Date of the last update: 17.12.2021
What are emotions? Intuitively everyone understands this term, though it would probably be more difficult to formulate its definition. Preferably, it should include the link between emotions … and the body. Although our various experiences can be fleeting and changeable, they can sometimes accumulate in the body and adversely affect the way it works. Thus, it is worth trying to understand your emotions, even if they are intense or seem irrational. Especially that emotions and diseases of various types are sometimes connected.
Table of Contents:
- Emotions and physiology
- Your amygdala remembers
- Do not ignore your emotions – it’s not worth it!
- Positive aspects of emotions
You can read this article in 3 minutes.
Emotions and physiology
Emotions involve specific physiological reactions. Distinct emotional feelings are often manifested through facial expressions. But they can also evoke several other sensations such as:
- stomach ache,
- trembling hands and legs,
- increased sweating.
These sensations, however, are processed in the brain. Several brain centres are involved in this process, including the limbic system, the amygdala, the brain stem and the cerebral cortex, which is responsible for organising sensory impressions and assigning meanings to them.
Emotions can be fleeting and changeable. It is impossible to remember them all. However, human beings possess the so-called emotional memory. Thanks to it we can associate certain events with specific emotional states. For example, a song that you associate with a holiday trip will evoke positive feelings when you hear it accidentally on the radio. It also works the other way round. If you have been in a car accident, you may feel uneasy every time you get in the car.
Your amygdala remembers
Interestingly, emotional memory is not always explicit. Obviously, oftentimes you can associate the emotions and impressions you experienced with certain past events. Sometimes, however, the actual memory related to certain situations remains latent. Still, the objects or circumstances that you associate with that situation can activate specific emotions which have been stored in the amygdala. This is especially true for difficult and traumatic childhood experiences which people are generally not even aware of. Nevertheless, they may experience pain or despair that is difficult to understand on an intellectual level. Psychotherapy is best used to help release these kinds of tensions.
Do not ignore your emotions – it’s not worth it!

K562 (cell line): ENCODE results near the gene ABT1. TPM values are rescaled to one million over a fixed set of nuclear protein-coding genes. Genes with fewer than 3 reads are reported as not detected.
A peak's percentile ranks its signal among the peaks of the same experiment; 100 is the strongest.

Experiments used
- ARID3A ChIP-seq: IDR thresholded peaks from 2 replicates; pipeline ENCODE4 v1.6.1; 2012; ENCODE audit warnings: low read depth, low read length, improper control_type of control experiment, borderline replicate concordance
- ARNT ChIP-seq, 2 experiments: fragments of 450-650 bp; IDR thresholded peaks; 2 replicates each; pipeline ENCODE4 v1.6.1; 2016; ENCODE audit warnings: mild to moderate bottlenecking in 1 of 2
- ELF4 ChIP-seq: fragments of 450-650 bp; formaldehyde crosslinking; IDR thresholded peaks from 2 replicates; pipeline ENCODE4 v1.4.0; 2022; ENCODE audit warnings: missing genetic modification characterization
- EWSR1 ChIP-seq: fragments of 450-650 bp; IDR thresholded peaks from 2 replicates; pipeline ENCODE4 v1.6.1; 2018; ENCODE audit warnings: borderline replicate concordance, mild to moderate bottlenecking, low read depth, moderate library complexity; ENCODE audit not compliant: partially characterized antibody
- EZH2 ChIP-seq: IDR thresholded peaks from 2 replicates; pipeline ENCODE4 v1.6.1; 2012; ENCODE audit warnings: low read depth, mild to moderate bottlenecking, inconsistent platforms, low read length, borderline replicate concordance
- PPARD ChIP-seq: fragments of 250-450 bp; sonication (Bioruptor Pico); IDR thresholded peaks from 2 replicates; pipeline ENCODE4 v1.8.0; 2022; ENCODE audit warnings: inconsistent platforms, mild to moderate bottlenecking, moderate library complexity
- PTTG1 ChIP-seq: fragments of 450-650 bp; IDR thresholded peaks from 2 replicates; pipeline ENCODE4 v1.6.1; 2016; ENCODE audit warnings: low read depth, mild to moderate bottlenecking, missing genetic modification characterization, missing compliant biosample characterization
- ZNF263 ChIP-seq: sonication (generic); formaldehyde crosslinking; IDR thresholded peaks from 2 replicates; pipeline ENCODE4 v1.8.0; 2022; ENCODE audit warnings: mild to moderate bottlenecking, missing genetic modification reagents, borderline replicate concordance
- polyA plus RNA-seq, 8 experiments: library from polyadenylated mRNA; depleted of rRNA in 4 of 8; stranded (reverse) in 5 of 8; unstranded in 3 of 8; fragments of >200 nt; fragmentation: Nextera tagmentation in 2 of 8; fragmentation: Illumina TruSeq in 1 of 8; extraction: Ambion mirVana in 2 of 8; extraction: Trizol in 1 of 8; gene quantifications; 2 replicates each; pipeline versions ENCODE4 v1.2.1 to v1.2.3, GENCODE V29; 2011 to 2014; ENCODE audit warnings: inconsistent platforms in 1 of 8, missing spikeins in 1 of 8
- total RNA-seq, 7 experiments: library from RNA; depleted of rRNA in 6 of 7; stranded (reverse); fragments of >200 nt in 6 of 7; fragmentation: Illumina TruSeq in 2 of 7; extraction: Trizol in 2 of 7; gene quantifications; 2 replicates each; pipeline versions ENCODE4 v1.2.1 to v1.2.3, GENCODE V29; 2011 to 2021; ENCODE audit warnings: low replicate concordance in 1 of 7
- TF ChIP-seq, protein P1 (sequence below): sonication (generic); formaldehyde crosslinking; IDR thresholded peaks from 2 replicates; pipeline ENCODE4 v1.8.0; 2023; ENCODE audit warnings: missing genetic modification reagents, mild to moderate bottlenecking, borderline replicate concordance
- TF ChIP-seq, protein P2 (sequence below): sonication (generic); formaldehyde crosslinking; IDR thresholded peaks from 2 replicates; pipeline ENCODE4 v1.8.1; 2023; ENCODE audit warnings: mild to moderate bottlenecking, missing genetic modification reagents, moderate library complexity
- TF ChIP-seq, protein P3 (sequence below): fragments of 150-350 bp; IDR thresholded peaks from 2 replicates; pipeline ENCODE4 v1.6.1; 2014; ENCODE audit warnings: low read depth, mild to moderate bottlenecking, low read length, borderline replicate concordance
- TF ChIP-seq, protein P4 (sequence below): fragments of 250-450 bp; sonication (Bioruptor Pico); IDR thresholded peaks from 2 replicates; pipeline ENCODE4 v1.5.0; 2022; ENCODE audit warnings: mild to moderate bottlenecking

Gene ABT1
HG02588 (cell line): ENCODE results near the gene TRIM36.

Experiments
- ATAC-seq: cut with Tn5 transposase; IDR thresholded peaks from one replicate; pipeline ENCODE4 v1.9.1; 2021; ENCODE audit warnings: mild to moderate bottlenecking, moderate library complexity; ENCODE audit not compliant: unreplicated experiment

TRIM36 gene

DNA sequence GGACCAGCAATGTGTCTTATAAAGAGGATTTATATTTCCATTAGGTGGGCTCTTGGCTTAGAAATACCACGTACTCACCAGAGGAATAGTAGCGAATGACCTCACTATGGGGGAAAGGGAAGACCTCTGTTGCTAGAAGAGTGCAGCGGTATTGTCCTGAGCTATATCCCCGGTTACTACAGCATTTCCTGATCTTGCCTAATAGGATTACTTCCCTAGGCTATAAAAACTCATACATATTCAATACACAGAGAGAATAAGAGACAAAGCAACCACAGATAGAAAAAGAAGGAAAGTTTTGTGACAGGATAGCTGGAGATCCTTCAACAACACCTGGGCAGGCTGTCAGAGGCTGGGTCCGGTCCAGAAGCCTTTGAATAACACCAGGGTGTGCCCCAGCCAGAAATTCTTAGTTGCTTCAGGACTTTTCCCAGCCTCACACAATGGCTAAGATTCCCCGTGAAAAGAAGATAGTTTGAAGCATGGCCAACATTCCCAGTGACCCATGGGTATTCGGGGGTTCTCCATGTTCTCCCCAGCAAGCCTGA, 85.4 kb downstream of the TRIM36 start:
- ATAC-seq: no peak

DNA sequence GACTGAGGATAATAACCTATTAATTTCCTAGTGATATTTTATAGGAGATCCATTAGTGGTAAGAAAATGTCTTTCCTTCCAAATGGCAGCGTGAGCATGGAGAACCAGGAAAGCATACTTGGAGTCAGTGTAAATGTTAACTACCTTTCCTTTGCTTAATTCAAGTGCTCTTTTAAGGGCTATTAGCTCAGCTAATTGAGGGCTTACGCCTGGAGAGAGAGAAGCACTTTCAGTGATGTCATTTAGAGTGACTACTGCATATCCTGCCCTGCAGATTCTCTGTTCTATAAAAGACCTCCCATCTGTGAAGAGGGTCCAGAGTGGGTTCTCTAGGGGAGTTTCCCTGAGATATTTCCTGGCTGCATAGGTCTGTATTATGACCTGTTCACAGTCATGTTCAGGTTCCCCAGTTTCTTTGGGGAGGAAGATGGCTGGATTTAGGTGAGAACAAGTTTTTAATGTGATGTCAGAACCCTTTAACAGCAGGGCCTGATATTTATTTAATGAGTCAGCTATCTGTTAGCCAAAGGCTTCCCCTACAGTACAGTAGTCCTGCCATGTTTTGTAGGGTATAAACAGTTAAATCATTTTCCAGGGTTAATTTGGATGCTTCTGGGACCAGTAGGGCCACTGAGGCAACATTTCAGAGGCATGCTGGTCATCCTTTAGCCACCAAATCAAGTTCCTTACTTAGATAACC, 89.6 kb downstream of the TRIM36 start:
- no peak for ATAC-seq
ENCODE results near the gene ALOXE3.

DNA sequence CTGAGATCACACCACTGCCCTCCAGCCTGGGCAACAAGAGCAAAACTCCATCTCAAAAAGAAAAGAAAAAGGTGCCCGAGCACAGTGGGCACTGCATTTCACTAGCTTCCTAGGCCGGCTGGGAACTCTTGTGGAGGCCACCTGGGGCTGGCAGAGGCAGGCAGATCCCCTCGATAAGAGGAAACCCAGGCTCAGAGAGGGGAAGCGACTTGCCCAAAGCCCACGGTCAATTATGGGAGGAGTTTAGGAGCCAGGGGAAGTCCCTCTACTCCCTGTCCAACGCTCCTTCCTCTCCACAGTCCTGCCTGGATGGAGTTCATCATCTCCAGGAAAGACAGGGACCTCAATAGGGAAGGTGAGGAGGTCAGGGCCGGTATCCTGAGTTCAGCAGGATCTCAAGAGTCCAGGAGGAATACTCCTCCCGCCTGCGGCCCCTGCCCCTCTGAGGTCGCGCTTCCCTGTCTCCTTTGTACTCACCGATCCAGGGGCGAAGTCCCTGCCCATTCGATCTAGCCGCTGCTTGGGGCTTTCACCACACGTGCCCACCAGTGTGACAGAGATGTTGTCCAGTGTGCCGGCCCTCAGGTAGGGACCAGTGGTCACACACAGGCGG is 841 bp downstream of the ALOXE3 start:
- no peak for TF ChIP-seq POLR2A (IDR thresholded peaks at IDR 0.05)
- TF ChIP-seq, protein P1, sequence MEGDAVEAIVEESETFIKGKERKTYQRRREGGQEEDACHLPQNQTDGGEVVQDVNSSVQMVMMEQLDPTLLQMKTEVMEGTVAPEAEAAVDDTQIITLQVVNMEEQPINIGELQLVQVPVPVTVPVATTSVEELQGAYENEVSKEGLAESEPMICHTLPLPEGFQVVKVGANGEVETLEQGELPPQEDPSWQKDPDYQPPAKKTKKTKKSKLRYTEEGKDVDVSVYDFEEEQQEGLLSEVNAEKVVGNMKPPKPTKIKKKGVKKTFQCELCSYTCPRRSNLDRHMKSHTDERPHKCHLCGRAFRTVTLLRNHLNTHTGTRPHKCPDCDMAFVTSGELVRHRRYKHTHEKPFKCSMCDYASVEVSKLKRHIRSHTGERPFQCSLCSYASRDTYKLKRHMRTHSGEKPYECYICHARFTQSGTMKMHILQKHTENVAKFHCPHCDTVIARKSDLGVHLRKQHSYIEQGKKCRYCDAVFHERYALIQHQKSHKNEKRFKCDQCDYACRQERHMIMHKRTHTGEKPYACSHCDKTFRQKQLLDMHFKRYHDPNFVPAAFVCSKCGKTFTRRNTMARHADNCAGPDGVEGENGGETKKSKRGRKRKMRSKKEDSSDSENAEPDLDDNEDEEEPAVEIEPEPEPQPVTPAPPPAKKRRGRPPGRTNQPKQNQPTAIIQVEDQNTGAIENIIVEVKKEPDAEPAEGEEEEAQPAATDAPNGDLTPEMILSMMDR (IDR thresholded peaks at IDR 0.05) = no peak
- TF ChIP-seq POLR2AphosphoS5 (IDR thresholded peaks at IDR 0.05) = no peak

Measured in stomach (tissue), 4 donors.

Unfortunately, society doesn’t think highly of emotions. For many people, the ability to hide and control them is a sign of maturity and proper attitude. This stems from the belief that emotions can be irrational, destructive and… unnecessary. They disrupt the social order and complicate life. But the opposite is true!
Ignored emotions demand an outlet. Paradoxically, trying to control them can make them stronger and more difficult to keep in check. Just remember that that negative emotions and diseases are closely related. Continually experienced stress or anxiety weakens the body’s immunity and makes it susceptible to various infections and conditions.
Positive aspects of emotions
Emotions, body, mind are interrelated. The mind allows us to understand emotions, while the body lets us release them. It is worth remembering that emotions are always a type of information. While experiencing positive feelings is pleasant, experiencing negative ones can be useful. They are a signal that certain experiences or life situations are difficult for us. They are triggered when someone crosses your boundaries, behaves in an aggressive or hardly acceptable manner. They may also indicate that you need a break or a lifestyle change. It is always worth considering what negative emotions are telling us.
Bursts of crying or laughing, shouting, singing, jumping or pacing in circles are all ways of releasing strong emotions. Although it may seem irrational to an outside observer, this behaviour has a lot of wisdom in it. It is an expression of care for yourself and your own body. It is worthwhile to observe yourself and see how emotions manifest in your body and in which situations they are triggered. Try understanding your emotions instead of suppressing them. Then you can consciously decide how to use and direct them.
LeDoux J.E., An Emotion Is…, [in:] Psychology Today [online]. Available online: https://www.psychologtoday.com/us/blog/i-got-mind-tell-you/201911/emotion-is (03/02/2021).